Thousands and thousands of vehicles are sold in Missouri every year. As a seller, there are certain things you should know before you enter into the sale of a vehicle. When a transaction occurs between two private parties, there are certain legal responsibilities and a reporting requirement that became effective in 2006.
Remember: All sellers and purchasers must print their names and sign the back of the title in the assignment area. These signatures do not need to be notarized. The seller must write in the odometer reading and date of sale. You may not use correction fluid (white-out) or erase marks from the title.
Effective January 1, 2006, the seller of a motor vehicle, trailer, or all-terrain vehicle must report the sale within 30 days to the Department. Sellers, other than Missouri licensed dealers, must submit a completed Notice of Sale (Form 5049) or Bill of Sale (Form 1957) form to report the sale. Click here for more information about reporting the sale of your vehicle.
When you sell, trade-in, end your lease, donate, or otherwise transfer ownership of your vehicle, you must notify MVD by immediately completing a sold notice. This is a free service. This notice may help protect you from liability if the vehicle is:
A seller should keep detailed written records of any transaction, including contact information for the buyer, the date of sale and information on the vehicle, including the Vehicle Identification Number (VIN).
If buying from an individual, have the seller accompany you to the county tax office to avoid unwanted surprises. Before submitting the title application, a tax office representative can tell you if the title being signed over to you is correct and if it has any salvage or legal issues. You can also use Title Check to see if the title of the vehicle you are thinking about buying has any issues impacting its value.
Keep a written record that includes the name and address of the seller, date of sale and vehicle information, including the VIN. Failure to title a vehicle within 30 days from the date of sale may result in delinquent transfer penalties.
The Vehicle Inspection Report (VIR), which is proof of inspection, must be provided if a record of current inspection is not in the state database. Ask the seller for a copy of the latest VIR if it is available.
If the transaction takes place on a Saturday or Sunday and the seller chooses to remove their license plates and registration sticker from the vehicle, you will need to download Vehicle Transit Permit. This will allow you to legally drive the vehicle to the county tax office, or if the county tax office is closed, to a place of your choice. This permit is valid for five calendar days and only one permit may be issued per vehicle sale.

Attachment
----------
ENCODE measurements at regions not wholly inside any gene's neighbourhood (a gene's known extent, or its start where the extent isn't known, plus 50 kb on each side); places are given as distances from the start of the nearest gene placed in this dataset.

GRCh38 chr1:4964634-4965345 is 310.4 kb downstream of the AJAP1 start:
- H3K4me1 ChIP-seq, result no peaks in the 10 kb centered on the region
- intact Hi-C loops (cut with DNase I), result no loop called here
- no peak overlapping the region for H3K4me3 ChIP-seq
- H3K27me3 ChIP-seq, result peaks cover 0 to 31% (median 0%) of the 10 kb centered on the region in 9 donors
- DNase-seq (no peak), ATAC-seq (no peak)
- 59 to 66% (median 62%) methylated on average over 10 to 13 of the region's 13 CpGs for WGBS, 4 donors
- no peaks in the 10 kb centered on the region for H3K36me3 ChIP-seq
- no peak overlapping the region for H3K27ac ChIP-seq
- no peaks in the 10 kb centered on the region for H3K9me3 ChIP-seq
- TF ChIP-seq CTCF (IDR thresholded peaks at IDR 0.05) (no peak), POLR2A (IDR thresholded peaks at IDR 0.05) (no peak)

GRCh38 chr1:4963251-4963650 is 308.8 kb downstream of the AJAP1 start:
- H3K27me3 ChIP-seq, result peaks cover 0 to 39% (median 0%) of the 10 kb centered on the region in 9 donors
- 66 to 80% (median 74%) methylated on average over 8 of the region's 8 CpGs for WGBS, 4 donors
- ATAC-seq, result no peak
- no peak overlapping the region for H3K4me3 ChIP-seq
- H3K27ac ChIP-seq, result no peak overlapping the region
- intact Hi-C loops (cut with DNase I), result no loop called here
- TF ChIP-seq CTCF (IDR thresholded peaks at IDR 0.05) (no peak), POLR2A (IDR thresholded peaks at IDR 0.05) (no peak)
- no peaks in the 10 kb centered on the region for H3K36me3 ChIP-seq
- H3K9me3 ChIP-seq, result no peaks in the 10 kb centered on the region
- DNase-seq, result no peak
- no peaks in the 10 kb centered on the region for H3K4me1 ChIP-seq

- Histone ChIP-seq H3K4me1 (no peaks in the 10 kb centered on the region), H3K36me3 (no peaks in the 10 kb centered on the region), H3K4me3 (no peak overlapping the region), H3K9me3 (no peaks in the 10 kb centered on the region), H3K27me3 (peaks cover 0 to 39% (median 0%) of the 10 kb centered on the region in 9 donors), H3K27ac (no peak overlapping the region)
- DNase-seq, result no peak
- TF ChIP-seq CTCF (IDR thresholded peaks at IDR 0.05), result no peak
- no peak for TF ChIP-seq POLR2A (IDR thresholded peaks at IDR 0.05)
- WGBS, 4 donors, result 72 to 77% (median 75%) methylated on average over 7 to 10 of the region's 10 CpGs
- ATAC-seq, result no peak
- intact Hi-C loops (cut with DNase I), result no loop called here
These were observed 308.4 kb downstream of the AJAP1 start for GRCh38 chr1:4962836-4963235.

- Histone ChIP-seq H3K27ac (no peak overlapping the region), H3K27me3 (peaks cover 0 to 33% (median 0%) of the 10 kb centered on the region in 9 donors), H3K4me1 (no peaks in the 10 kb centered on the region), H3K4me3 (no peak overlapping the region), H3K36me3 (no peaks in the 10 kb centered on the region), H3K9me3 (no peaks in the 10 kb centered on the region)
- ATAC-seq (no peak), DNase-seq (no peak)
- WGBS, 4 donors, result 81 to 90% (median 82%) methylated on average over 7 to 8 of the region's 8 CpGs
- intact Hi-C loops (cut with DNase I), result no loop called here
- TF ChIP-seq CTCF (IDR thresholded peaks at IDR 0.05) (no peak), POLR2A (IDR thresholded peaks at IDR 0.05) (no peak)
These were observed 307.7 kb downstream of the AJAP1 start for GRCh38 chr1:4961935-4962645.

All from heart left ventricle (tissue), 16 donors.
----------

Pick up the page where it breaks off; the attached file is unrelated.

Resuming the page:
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To determine what a fair price would be for a used car for sale, either at a dealership or by a private seller, check our appraisal tool for its market value. This tool, found on this page, will show you the current trade-in, private party and dealer retail values. Keep in mind the following terms:
Trade-in: Estimated value if you trade the car in at a dealership Private party: Estimated value if buying from a private seller Dealer retail: Estimated value if buying from a dealership
People often say \\\"Bluebook\\\" value when they mean to say market value. Keep in mind that market values are averages, which means that some people will pay more than others. Vehicles that are in high demand will often sell for over sticker price. You also have to think about your must-have features and options. For example, a dealer near you could have the exact vehicle you want in the right color but with an asking price well over the \\\"Bluebook\\\" value, while a dealer 100 miles away has the same car in a different color for \\\"Bluebook\\\" value or less. You'll have to weigh the extra time and money against the value of that special color. There are no wrong answers.
What you'll see in your appraisal: We will help you make the best decision if you're selling or trading in. You will be presented with three or four automobile values: trade-in, private party, dealer retail and certified used. The trade-in price is what you can expect from car dealerships if you trade in your current vehicle for your next car. It is always the lowest of the values.
If you plan on doing a private sale, the private-party amount is what a seller can expect. This is always higher than the car trade-in value. This option takes more work, however, because you'll be dealing with buyers yourself.